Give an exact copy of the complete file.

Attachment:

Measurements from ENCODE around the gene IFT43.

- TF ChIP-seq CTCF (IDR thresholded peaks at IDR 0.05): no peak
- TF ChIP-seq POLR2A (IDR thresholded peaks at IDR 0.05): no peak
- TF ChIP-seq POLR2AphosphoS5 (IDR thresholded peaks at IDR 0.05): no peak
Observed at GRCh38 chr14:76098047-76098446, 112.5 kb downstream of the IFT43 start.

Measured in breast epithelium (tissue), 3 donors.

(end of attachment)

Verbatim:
Measurements from ENCODE around the gene IFT43.

- TF ChIP-seq CTCF (IDR thresholded peaks at IDR 0.05): no peak
- TF ChIP-seq POLR2A (IDR thresholded peaks at IDR 0.05): no peak
- TF ChIP-seq POLR2AphosphoS5 (IDR thresholded peaks at IDR 0.05): no peak
Observed at GRCh38 chr14:76098047-76098446, 112.5 kb downstream of the IFT43 start.

Measured in breast epithelium (tissue), 3 donors.